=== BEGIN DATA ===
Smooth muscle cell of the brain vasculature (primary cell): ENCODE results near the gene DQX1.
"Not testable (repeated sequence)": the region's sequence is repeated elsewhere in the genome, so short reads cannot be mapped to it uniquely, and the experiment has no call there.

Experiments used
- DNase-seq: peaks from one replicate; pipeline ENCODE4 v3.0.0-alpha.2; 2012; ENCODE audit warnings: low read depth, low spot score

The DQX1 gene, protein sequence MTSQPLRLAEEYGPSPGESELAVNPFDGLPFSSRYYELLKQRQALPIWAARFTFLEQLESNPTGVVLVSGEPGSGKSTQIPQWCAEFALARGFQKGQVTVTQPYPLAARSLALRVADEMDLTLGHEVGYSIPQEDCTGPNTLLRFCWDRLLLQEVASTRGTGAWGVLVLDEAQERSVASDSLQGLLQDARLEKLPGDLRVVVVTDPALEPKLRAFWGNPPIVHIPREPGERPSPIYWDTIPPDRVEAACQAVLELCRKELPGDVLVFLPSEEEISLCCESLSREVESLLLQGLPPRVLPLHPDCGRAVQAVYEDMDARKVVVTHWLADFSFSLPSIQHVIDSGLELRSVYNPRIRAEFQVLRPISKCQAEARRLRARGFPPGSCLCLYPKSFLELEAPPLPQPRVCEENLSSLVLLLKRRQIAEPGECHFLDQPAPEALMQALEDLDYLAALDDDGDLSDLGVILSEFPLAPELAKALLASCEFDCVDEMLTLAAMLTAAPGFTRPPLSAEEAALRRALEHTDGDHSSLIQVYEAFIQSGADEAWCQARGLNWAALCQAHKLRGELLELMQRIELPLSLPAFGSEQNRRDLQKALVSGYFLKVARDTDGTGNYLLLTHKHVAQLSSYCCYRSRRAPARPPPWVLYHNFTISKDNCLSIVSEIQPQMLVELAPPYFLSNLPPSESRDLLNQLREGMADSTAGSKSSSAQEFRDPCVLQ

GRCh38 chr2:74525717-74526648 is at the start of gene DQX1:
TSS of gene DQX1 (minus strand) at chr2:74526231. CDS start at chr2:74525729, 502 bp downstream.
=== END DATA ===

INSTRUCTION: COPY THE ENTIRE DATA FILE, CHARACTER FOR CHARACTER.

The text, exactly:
Smooth muscle cell of the brain vasculature (primary cell): ENCODE results near the gene DQX1.
"Not testable (repeated sequence)": the region's sequence is repeated elsewhere in the genome, so short reads cannot be mapped to it uniquely, and the experiment has no call there.

Experiments used
- DNase-seq: peaks from one replicate; pipeline ENCODE4 v3.0.0-alpha.2; 2012; ENCODE audit warnings: low read depth, low spot score

The DQX1 gene, protein sequence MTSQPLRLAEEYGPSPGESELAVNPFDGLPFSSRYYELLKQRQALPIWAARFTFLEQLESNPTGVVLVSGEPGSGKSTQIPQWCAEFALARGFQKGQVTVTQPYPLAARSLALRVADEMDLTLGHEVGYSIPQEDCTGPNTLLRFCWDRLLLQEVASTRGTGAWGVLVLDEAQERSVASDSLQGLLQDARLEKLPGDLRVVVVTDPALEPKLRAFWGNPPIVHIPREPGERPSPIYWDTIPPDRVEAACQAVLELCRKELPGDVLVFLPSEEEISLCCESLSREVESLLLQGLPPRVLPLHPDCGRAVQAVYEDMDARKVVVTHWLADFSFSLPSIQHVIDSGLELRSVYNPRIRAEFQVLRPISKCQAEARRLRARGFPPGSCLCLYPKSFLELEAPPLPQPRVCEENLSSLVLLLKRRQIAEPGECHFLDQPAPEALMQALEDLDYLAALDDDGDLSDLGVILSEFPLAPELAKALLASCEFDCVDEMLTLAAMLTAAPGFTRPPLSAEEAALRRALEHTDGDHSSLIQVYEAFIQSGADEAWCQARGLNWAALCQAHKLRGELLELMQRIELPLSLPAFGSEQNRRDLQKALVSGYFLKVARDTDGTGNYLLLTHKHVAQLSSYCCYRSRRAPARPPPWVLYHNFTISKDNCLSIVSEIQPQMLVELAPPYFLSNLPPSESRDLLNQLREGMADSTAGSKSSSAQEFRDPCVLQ

GRCh38 chr2:74525717-74526648 is at the start of gene DQX1:
TSS of gene DQX1 (minus strand) at chr2:74526231. CDS start at chr2:74525729, 502 bp downstream.